Striving for Heart, Muscle Health
Adults over 50 are focusing particular attention on heart and muscle health
More than two-thirds of older adults are managing more than one chronic disease. Despite this rising trend, adults today are tuning into their health and turning to nutrition to do so. A new study, conducted by the International Food Information Council and supported by Abbott, found that heart and muscle health were the top two health topics that adults over 50 years old are paying attention to – at 80 and 75% respectively. Brain health and having enough energy were equally important health topics for adults at 74%.
The survey asked more than 1,000 adults over 50 years old how they make decisions on their eating habits, if they understand their dietary needs and what is motivating them to make positive changes. While people in general tend to think of food in relation to weight management or weight loss, the survey reveals that adult eating habits and health priorities may change with age.
CHANGING FOOD HABITS FOR BETTER HEALTH
The vast majority of adults are making at least some effort to eat the right amount of certain nutrients and food groups, and roughly 6 in 10 adults said they had better diet and lifestyle behaviors compared to their habits 20 years ago.
In fact, the data found that:
• Nearly as many (86%) are making an effort to replace less-healthy foods and beverages with more nutrient-dense options
• 87% were trying to eat the right amount and variety of protein
• The same number reported trying to eat the right amount and variety of vegetables
“The IFIC Foundation survey shows that people are trying to get the right foods into their diet, but a recent study we did with The Ohio State University showed that more than 1 in 3 adults over 50 years old aren't getting the recommended amount of protein each day,” said Abby Sauer, a registered dietitian at Abbott. “Good nutrition, with muscle-building nutrients like protein, is essential to help maintain your muscle health and live a healthy, active life at any age.”
HELPING ADULTS EAT HEALTHY: BARRIERS AND FACILITATORS
While many adults are making healthy food choices, the data reveals a lack of understanding about what foods can help achieve desired health outcomes. Nearly one-third (32%) couldn’t name a specific food or nutrient that they would avoid to help achieve their prioritized health outcome.
Similarly, over one-quarter of respondents (26%) cannot name a food or nutrient they would seek out to help with their most important health outcome. Vegetables top list of specific foods or components to seek out for all health topics (28%), with protein (18%) and fruit (17%), coming in second and third. Whole grains (5%), and dairy (3%) were less likely to be named as foods that adults seek out.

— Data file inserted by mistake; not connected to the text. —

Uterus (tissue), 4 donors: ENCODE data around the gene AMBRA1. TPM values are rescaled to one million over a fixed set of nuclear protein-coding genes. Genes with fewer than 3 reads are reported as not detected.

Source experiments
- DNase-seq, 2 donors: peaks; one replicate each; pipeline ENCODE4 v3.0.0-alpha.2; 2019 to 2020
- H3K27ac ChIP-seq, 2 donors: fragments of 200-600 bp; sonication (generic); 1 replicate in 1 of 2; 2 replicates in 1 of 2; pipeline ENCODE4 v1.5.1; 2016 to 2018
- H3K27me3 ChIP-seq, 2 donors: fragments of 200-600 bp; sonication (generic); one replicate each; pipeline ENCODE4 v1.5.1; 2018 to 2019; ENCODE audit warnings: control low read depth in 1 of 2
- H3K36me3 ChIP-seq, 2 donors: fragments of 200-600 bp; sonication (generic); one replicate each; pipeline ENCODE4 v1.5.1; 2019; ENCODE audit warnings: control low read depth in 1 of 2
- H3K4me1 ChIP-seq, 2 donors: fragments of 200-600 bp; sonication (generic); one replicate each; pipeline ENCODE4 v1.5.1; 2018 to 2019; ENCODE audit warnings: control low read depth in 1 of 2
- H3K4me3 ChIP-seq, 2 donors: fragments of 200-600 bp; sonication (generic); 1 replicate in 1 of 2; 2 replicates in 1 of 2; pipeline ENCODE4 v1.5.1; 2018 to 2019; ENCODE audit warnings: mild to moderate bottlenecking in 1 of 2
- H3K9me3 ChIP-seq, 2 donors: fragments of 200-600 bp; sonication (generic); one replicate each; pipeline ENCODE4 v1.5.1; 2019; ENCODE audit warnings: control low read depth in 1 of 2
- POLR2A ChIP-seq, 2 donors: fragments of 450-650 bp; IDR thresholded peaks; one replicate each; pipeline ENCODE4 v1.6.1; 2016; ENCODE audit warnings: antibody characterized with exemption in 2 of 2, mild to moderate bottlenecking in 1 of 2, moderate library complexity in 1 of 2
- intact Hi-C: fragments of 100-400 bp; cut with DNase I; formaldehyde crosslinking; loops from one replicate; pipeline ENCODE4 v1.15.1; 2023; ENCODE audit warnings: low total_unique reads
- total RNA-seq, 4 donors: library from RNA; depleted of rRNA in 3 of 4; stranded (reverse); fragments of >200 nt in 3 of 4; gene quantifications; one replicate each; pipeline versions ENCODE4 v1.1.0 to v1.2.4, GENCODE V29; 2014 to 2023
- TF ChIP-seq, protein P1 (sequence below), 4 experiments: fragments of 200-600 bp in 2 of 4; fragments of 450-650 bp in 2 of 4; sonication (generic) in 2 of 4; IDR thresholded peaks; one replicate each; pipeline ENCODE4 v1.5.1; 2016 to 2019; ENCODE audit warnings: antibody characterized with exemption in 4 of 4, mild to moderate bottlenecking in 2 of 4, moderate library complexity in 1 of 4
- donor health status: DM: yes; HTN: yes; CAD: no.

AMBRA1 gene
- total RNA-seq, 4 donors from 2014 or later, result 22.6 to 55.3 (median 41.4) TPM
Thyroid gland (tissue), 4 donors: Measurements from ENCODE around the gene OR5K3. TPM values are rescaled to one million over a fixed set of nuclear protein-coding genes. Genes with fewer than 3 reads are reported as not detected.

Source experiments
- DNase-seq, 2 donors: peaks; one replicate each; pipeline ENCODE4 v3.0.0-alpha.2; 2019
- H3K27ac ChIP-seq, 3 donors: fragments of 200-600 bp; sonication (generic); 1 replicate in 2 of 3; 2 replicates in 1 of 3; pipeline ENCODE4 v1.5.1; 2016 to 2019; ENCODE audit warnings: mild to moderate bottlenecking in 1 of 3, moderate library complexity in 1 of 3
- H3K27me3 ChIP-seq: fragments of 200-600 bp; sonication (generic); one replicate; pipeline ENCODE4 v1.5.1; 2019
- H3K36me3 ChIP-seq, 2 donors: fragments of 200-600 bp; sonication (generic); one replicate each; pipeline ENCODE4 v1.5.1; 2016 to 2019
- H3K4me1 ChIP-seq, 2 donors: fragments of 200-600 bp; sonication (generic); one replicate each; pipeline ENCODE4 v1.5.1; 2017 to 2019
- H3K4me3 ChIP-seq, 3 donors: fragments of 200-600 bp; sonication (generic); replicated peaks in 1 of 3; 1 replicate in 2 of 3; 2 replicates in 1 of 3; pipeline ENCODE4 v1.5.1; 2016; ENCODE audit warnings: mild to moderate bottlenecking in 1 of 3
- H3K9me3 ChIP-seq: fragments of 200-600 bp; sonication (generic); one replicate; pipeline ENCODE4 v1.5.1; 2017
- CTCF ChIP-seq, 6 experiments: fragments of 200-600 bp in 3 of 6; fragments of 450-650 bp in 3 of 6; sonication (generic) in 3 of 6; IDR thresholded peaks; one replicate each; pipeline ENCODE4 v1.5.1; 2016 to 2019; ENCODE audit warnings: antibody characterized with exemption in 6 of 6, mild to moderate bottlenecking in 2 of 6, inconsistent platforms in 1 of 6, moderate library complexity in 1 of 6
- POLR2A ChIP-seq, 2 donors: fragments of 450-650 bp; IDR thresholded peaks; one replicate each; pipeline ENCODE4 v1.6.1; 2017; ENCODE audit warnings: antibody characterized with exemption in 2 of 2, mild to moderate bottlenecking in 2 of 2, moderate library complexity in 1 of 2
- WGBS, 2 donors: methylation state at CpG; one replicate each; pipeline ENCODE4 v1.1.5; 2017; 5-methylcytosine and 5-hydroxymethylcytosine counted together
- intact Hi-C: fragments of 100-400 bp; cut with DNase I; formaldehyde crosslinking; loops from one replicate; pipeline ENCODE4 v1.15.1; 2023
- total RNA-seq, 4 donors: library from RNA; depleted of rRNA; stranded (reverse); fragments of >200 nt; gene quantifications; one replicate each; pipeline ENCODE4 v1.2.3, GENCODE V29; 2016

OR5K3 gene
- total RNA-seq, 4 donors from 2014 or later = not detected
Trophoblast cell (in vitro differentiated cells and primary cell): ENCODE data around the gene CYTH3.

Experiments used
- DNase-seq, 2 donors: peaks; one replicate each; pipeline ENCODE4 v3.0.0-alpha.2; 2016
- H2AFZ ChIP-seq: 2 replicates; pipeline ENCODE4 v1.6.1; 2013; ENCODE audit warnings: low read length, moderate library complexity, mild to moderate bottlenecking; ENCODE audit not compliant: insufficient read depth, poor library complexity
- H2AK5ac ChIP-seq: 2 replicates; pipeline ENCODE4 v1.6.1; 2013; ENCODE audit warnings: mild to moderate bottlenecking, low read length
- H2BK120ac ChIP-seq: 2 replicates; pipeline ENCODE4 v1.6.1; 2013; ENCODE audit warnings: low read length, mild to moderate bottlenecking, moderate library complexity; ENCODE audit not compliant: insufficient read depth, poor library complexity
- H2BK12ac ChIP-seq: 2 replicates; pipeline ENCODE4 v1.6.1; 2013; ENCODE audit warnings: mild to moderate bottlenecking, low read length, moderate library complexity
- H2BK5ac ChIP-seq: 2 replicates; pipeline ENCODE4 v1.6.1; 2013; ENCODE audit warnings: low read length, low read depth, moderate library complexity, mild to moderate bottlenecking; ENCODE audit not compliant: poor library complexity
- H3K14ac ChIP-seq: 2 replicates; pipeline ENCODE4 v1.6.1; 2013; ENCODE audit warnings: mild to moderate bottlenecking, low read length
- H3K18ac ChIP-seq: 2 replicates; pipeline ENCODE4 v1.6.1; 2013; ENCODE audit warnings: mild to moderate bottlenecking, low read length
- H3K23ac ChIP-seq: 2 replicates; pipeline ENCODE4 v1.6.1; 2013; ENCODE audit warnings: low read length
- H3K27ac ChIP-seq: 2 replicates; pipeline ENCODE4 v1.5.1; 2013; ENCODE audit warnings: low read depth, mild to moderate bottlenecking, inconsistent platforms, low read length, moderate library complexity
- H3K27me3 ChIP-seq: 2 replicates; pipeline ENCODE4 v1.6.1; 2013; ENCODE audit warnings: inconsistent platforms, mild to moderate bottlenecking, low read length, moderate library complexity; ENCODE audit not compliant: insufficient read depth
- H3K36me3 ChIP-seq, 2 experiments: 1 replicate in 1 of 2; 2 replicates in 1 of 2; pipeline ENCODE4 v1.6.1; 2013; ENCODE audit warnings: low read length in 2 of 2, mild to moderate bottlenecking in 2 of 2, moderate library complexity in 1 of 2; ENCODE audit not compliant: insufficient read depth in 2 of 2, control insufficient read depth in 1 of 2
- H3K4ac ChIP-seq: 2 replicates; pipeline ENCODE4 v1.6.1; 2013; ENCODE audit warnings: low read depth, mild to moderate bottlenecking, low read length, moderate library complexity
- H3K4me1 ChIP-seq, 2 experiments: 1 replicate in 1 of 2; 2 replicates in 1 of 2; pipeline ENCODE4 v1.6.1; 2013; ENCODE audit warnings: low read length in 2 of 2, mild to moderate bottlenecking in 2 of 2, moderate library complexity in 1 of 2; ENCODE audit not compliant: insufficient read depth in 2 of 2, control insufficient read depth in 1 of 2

The survey also examined what factors make it easier to eat a healthy diet and what stands in the way. Knowledge (41%), accessibility (37%) and physical ability (32%) are the top three facilitators that make it easier to have a healthy diet. Conversely, cost (44%) and time (23%) were the top barriers cited by adults over 50 that made it harder to eat healthier.
“When we remove the barriers of cost and time, that doesn't mean they will become facilitators of healthy eating,” said Lewin-Zwerdling. “The research shows that the facilitators of a healthier society require larger systemic changes– starting with more education and better access to the right nutrition across the country.”
AN EYE TOWARD KEEPING THEIR INDEPENDENCE
The vast majority of respondents (88%) agreed that it is never too late to make diet and lifestyle changes. Protecting long-term health was the top factor that motivated 1 in 5 adults over 50 to adopt healthy eating behaviors, especially for married respondents. Independence is another key motivator for many adults between 50 and 80 years old (79%), but surprisingly it does not become significantly more important over 70.
“As we age, our ideas about what makes us feel ‘old’ change. But too often our knowledge of how to improve our diets and health doesn’t keep up,” Lewin-Zwerdling said. “Our new research demonstrates how we can translate knowledge into positive change, suggesting that we need to think less about years, and more about our quality of life.”
The findings are derived from an online survey of 1,005 Americans ages 50 and older, conducted between Jan. 30 to Feb. 9, 2018. The results were weighted (by age, education, gender, race/ethnicity, and region) to ensure that they are reflective of the American population 50+, as seen in the Census Bureau’s 2017 Current Population Survey. The survey, which was supported by Abbott, was conducted by Greenwald & Associates using ResearchNow’s consumer panel.
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